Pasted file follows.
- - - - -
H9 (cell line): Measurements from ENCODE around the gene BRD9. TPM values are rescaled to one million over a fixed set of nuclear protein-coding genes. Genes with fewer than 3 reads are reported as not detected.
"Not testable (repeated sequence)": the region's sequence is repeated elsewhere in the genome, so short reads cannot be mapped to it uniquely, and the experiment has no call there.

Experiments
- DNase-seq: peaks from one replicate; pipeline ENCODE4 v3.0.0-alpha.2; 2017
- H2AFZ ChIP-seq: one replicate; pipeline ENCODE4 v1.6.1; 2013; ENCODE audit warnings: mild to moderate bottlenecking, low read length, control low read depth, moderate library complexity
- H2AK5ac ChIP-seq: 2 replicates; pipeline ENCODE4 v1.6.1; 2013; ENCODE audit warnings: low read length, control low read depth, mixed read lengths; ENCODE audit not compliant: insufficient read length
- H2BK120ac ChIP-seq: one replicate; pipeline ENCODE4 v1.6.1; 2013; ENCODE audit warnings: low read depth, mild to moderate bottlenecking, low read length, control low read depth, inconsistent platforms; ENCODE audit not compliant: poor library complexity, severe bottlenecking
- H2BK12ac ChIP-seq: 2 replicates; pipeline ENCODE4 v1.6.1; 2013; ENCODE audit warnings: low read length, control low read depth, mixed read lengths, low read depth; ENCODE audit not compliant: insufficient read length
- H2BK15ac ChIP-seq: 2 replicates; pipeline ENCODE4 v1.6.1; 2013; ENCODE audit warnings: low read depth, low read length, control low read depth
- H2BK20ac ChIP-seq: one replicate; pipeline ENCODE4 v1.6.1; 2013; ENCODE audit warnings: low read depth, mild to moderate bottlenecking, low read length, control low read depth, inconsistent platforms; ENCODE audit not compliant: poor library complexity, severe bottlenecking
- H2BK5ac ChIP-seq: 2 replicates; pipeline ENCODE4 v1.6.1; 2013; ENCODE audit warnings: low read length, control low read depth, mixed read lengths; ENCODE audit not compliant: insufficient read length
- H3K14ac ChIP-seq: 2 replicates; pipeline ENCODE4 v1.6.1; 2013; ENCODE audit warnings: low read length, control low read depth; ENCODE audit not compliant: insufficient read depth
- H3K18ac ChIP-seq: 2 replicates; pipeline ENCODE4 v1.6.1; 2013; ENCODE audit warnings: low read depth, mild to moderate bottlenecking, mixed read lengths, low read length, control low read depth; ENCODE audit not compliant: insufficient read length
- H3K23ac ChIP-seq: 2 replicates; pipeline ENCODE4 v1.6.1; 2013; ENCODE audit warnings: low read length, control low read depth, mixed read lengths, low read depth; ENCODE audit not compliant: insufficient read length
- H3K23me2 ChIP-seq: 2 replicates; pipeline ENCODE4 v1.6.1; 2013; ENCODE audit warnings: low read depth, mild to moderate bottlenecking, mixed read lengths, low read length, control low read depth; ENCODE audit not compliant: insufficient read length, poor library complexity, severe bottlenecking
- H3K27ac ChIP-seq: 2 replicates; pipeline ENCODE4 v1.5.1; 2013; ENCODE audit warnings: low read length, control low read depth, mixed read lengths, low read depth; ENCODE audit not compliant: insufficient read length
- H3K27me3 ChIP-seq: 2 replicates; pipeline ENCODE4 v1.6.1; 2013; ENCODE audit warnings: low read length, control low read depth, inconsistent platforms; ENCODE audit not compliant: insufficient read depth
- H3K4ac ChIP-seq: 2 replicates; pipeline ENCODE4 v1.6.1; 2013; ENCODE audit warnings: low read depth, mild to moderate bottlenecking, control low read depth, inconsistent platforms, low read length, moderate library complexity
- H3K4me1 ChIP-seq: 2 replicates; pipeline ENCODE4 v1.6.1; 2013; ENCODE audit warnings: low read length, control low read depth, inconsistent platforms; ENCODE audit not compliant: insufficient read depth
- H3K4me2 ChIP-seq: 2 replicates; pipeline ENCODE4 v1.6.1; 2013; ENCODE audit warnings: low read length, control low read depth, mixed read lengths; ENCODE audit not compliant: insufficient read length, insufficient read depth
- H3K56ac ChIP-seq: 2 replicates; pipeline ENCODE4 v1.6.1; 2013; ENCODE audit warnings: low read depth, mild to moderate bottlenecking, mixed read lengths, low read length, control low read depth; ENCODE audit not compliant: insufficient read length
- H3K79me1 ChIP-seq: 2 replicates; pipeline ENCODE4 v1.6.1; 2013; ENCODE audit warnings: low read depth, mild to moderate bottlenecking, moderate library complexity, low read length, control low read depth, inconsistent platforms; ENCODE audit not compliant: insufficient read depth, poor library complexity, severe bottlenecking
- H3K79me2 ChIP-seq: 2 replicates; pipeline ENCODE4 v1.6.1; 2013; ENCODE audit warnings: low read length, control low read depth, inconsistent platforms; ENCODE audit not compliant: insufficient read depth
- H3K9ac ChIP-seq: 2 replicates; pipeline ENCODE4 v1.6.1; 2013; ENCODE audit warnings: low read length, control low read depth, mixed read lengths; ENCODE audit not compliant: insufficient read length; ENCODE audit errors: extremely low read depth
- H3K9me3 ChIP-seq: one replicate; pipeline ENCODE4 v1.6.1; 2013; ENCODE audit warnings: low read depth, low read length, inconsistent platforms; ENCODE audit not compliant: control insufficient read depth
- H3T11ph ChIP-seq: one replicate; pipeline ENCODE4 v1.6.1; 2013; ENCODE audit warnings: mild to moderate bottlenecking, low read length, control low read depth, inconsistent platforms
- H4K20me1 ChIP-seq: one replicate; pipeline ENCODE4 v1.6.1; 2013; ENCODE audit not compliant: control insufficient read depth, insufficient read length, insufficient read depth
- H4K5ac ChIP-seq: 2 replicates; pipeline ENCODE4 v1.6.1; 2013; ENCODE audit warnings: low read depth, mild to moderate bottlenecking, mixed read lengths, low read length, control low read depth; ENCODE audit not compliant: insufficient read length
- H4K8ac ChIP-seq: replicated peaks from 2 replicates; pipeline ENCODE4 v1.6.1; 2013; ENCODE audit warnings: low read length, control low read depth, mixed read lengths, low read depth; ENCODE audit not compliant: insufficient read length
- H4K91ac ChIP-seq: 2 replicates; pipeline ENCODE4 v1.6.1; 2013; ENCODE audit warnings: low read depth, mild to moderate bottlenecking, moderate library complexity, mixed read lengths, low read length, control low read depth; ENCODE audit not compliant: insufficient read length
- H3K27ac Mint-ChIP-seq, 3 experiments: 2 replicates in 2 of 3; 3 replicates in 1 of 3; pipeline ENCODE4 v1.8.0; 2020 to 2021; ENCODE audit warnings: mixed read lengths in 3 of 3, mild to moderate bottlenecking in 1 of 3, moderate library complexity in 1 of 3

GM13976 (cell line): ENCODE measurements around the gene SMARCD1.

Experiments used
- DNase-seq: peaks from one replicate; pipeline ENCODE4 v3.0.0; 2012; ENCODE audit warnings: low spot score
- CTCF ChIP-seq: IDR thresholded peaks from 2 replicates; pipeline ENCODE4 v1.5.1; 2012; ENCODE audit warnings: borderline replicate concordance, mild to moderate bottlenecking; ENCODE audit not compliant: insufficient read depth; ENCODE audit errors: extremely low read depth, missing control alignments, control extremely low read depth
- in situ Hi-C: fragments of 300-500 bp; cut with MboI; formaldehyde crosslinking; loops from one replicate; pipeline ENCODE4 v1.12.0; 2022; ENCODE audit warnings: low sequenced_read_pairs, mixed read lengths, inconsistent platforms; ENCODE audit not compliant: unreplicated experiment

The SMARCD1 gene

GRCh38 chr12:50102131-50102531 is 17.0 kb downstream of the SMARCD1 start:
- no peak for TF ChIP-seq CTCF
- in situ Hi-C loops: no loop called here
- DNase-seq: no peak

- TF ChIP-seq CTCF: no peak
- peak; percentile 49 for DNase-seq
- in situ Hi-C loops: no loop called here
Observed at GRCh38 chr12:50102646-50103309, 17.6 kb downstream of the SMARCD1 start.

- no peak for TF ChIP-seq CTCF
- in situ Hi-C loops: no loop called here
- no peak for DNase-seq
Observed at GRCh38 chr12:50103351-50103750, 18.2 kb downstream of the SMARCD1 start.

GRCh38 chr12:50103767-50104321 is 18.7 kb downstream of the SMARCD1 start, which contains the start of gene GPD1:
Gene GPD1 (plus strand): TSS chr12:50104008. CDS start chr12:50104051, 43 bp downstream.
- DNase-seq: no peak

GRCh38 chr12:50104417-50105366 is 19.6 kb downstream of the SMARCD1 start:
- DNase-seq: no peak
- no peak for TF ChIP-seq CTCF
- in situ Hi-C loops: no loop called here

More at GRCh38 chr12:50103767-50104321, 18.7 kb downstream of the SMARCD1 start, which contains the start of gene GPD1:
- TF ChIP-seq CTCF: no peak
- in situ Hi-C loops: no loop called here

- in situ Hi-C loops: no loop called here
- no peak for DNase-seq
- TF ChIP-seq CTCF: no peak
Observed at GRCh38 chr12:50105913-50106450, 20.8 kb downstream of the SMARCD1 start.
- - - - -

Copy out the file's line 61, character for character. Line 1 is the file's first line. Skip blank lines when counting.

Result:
- no peak for DNase-seq